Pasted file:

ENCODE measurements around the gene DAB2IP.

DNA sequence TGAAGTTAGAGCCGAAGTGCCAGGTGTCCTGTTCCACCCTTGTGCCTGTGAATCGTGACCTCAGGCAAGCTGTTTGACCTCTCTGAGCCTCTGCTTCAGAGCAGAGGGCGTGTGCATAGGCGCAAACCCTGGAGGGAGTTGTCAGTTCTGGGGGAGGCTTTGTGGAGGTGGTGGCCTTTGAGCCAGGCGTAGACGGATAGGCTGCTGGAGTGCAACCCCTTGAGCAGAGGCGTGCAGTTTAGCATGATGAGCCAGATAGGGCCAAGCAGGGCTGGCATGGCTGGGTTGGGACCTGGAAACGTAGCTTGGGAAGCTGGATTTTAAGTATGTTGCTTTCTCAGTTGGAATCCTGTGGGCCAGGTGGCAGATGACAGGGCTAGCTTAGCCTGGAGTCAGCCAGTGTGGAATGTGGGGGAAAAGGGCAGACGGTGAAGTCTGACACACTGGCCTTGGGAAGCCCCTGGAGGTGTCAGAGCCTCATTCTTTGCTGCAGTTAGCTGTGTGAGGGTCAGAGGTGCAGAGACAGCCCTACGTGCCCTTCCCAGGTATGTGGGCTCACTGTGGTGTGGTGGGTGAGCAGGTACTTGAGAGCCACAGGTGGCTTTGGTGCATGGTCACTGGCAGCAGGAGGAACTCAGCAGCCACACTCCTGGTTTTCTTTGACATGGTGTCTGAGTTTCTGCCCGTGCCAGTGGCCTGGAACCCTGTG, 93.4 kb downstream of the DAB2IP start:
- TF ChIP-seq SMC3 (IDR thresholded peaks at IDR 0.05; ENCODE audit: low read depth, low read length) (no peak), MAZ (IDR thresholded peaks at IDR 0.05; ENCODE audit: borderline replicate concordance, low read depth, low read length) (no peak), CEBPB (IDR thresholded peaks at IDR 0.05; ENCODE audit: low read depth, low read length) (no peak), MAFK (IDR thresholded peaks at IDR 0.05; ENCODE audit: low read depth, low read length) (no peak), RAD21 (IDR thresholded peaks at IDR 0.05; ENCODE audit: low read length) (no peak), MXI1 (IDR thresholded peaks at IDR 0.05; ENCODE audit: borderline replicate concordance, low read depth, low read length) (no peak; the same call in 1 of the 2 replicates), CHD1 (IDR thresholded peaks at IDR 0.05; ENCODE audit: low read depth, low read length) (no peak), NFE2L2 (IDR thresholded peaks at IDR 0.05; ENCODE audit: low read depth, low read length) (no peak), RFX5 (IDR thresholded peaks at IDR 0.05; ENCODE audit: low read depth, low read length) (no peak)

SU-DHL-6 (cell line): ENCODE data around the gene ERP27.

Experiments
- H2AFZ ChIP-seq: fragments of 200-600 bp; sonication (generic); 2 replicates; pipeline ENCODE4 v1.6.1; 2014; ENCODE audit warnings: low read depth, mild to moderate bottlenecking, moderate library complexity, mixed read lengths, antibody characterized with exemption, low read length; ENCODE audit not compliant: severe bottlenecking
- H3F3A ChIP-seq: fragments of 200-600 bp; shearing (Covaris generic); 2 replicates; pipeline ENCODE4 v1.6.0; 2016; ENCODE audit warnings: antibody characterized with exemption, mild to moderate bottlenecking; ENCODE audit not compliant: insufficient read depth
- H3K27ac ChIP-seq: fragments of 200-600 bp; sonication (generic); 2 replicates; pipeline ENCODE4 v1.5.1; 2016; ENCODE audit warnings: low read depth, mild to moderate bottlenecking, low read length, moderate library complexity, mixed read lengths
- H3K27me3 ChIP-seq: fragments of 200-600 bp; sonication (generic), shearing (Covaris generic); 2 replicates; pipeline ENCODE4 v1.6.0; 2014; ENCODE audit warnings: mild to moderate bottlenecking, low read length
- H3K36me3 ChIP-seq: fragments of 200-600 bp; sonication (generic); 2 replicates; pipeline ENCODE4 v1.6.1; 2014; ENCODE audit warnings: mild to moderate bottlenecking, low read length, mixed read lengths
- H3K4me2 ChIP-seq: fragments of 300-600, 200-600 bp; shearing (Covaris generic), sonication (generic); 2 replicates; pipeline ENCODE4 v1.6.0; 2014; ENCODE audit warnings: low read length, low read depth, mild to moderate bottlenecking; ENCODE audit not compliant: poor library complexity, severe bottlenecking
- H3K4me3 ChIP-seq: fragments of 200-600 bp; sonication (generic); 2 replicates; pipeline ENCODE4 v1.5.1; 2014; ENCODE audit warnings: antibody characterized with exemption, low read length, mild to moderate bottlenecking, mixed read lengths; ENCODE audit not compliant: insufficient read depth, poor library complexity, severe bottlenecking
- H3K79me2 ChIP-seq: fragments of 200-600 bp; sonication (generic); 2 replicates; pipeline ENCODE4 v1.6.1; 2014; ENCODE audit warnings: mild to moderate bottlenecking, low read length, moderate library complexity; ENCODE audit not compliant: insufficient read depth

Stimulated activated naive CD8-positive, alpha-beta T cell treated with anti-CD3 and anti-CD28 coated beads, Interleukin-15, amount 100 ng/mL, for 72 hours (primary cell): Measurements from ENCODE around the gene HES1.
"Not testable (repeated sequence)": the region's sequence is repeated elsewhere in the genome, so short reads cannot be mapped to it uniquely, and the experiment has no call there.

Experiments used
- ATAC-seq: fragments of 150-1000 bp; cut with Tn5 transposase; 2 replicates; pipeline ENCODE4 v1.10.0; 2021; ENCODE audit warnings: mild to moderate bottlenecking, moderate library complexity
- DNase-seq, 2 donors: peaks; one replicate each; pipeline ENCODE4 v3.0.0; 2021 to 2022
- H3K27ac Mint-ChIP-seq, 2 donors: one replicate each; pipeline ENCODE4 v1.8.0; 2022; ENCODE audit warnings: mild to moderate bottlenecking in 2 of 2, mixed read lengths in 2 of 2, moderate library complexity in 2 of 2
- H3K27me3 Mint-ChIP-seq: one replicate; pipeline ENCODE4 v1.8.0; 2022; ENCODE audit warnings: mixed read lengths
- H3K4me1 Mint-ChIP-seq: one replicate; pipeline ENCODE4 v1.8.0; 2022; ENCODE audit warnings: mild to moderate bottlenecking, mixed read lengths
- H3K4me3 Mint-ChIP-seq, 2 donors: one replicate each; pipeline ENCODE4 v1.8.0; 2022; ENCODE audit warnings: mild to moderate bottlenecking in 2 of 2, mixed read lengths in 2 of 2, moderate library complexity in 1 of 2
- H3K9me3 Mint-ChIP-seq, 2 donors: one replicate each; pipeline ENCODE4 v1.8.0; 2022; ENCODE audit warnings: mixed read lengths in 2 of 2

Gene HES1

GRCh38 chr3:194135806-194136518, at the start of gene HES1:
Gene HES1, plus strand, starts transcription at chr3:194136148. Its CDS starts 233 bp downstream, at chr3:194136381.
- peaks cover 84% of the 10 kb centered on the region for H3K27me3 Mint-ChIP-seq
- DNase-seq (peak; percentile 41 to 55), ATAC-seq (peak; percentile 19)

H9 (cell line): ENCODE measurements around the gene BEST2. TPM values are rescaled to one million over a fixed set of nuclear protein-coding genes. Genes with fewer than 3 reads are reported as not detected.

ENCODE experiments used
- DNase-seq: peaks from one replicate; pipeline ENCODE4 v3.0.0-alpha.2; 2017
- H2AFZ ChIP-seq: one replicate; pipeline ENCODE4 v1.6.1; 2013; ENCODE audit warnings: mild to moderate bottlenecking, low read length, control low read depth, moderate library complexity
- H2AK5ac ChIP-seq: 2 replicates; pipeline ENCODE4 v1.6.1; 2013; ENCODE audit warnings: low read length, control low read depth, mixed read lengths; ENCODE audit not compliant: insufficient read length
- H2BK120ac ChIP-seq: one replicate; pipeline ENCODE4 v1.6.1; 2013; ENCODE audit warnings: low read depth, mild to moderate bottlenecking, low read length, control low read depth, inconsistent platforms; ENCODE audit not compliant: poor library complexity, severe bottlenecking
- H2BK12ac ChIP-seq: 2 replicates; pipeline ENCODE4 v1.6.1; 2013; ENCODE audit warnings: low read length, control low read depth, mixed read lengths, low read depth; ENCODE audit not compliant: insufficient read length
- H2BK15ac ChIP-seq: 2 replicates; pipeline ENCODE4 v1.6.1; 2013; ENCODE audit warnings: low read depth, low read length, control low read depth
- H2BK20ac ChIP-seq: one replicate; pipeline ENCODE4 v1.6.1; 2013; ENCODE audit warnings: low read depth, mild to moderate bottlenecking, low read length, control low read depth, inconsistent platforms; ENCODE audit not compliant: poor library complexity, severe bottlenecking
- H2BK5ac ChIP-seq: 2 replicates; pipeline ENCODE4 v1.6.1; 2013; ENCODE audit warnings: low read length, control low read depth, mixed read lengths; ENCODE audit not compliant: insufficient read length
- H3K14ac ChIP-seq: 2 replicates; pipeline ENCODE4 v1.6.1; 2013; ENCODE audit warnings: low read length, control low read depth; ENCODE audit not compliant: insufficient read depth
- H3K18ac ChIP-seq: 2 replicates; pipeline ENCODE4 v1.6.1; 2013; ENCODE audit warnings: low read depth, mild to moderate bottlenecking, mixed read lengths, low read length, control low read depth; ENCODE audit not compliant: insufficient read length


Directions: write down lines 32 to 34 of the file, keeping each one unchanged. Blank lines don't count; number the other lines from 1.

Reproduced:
- H2AFZ ChIP-seq: one replicate; pipeline ENCODE4 v1.6.1; 2013; ENCODE audit warnings: mild to moderate bottlenecking, low read length, control low read depth, moderate library complexity
- H2AK5ac ChIP-seq: 2 replicates; pipeline ENCODE4 v1.6.1; 2013; ENCODE audit warnings: low read length, control low read depth, mixed read lengths; ENCODE audit not compliant: insufficient read length
- H2BK120ac ChIP-seq: one replicate; pipeline ENCODE4 v1.6.1; 2013; ENCODE audit warnings: low read depth, mild to moderate bottlenecking, low read length, control low read depth, inconsistent platforms; ENCODE audit not compliant: poor library complexity, severe bottlenecking